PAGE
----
To take action will actually help to revive growth. Because you take something like buildings — those being made more efficient, and those requiring retrofits. You would be generating a lot more jobs, you would be making the use of energy more efficiently. Therefore, there would be a cutting down of wastage, and whatever energy is saved could be utilised for productive purposes. In other sectors of the economy also, like renewable energy — take the case of Germany, a country that has been very aggressive in promoting renewable energy after 2008, particularly photovoltaic and wind. But, their economy has done better than the rest of Europe! And they’ve also generated enough jobs.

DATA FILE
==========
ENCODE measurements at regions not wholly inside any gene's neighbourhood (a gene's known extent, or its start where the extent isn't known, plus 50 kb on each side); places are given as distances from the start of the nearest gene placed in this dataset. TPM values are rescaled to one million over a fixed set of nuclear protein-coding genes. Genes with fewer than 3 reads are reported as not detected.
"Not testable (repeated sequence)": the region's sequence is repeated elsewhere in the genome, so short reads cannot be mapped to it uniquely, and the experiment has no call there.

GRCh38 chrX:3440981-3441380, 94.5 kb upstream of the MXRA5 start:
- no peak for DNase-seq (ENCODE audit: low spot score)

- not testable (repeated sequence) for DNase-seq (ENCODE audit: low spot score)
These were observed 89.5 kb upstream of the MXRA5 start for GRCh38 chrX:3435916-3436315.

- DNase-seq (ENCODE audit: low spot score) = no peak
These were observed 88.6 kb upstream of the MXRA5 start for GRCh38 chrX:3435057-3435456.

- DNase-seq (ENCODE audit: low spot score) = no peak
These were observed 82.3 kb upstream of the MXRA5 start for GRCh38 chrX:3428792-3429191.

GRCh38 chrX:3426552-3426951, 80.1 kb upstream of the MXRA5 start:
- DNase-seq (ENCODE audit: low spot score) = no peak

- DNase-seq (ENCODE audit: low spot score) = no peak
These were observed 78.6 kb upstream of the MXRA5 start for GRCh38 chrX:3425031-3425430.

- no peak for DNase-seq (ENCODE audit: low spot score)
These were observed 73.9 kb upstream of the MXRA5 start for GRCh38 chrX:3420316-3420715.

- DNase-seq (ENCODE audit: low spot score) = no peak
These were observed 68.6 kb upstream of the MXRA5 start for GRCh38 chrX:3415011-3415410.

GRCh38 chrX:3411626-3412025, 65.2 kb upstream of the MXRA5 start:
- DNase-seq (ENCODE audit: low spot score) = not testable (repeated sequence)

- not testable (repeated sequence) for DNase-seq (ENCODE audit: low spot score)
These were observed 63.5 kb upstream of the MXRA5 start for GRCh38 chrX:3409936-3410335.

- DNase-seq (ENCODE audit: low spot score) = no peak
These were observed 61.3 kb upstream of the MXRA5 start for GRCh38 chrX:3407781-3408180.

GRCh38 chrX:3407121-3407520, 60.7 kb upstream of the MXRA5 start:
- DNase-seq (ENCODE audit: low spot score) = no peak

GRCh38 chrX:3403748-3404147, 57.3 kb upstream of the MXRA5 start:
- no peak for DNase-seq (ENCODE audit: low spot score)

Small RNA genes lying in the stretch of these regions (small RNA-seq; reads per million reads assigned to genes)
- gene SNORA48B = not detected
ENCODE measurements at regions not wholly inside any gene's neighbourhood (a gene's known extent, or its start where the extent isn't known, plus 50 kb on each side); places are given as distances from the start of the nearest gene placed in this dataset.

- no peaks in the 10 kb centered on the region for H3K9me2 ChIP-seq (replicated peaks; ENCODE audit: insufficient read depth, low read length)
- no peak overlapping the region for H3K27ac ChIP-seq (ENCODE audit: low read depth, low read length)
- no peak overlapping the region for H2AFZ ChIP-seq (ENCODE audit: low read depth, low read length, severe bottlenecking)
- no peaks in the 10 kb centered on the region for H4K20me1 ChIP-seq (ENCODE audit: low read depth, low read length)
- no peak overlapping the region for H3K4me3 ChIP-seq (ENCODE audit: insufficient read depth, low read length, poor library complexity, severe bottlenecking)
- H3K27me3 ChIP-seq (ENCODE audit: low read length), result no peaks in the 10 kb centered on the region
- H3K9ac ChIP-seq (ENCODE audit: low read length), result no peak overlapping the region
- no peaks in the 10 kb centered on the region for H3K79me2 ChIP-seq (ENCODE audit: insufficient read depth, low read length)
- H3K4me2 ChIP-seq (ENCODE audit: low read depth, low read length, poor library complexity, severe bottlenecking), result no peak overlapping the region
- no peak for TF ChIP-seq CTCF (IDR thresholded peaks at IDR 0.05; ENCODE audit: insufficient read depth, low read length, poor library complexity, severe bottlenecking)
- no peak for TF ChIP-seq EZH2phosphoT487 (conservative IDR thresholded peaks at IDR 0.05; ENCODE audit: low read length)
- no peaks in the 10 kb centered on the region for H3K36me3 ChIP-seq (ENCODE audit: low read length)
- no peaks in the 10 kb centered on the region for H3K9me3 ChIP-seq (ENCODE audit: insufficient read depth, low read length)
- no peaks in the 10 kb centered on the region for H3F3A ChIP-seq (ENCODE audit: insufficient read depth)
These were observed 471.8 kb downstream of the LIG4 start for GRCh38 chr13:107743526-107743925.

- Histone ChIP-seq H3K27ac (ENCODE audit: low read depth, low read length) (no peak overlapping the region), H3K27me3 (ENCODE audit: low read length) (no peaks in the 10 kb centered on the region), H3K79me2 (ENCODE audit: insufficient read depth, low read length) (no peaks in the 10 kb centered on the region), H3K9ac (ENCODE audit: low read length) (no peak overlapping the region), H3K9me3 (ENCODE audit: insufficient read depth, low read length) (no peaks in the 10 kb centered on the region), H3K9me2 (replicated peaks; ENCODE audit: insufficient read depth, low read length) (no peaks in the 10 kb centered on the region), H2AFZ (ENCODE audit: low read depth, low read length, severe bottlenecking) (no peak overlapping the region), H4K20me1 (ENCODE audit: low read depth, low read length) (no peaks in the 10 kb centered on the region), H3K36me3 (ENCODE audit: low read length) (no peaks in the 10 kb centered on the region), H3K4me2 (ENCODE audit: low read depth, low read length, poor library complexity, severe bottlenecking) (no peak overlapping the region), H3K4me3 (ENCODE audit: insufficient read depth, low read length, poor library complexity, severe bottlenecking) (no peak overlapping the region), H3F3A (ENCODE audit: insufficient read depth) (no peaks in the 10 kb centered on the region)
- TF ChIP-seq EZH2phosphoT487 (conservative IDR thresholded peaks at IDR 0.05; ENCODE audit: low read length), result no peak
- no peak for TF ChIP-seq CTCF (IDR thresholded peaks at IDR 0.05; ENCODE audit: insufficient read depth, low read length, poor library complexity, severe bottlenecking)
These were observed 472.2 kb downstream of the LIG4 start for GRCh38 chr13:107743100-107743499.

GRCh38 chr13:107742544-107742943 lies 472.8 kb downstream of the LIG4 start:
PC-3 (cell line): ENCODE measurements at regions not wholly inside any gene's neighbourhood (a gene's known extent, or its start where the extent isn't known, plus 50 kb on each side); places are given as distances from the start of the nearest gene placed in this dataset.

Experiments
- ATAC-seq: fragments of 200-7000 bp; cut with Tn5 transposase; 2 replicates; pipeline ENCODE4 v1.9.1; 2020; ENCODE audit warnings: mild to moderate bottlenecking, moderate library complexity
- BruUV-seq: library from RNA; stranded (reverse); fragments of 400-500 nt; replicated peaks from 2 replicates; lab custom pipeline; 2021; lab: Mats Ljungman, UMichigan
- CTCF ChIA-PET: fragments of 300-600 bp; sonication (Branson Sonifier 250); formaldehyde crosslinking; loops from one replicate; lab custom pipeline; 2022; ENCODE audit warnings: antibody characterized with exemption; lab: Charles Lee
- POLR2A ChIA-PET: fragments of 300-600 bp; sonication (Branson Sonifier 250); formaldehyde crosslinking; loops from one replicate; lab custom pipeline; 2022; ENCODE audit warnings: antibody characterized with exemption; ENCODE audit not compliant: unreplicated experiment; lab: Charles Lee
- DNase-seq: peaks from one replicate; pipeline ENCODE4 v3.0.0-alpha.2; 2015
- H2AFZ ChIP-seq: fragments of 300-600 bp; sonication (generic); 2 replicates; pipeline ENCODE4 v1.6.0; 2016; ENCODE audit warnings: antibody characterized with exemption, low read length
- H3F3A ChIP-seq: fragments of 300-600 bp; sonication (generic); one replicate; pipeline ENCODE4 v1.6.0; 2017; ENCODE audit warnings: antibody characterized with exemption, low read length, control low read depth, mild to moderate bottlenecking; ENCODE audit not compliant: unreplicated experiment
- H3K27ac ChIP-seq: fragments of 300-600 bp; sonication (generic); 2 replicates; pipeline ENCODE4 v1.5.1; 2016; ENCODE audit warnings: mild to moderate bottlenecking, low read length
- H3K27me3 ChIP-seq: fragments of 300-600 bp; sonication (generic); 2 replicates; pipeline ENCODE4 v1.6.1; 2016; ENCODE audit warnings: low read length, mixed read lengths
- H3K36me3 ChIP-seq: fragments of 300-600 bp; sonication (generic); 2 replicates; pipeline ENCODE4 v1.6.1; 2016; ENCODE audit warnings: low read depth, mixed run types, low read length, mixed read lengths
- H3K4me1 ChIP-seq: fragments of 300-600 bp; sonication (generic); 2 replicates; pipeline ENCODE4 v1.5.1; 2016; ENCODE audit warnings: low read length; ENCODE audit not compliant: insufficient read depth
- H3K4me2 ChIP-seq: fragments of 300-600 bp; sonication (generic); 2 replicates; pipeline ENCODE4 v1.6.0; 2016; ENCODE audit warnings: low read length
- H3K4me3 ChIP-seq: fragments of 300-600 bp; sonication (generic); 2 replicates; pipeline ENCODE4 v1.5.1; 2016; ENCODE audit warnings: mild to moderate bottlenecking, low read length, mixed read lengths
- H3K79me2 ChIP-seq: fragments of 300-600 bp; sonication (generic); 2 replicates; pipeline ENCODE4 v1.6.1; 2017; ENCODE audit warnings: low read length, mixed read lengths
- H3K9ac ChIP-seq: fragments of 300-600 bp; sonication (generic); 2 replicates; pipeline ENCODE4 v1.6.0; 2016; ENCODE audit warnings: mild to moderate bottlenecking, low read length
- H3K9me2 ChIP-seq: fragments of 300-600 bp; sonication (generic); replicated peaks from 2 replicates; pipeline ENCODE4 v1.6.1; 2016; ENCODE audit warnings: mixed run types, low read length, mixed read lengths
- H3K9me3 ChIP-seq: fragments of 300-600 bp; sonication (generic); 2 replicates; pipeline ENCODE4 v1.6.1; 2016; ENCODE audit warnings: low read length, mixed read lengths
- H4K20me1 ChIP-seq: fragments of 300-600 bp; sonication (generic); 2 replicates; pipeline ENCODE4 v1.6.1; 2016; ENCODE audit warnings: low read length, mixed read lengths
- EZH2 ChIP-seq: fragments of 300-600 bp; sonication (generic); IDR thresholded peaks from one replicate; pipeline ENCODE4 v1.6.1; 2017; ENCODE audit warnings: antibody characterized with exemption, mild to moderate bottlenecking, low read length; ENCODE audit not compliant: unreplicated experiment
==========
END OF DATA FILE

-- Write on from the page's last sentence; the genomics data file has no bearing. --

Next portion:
Major countries like China and India as well as the US and EU have expressed satisfaction with the Lima outcome.  Does this indicate a new alignment shaping up before Paris? Has the common but differentiated responsibility principle been abandoned?

I think that principle will have to be reinforced continuously. And I don’t think it’s been abandoned. From what I saw in Lima, there was clearly a lot of attention being given to common, but differentiated responsibility. But how soon we might get a fair and equitable agreement, I really don’t know. I mean, this is a complex area of negotiations, and it’s anybody’s guess how it’s going to come out in the end.

The Lima call says that the UNFCCC would “prepare by 1 November 2015 a synthesis report on the aggregate effect of the intended nationally determined contributions communicated by Parties by 1 October 2015.”  Do you see any hope in this aggregate — especially when nothing is binding?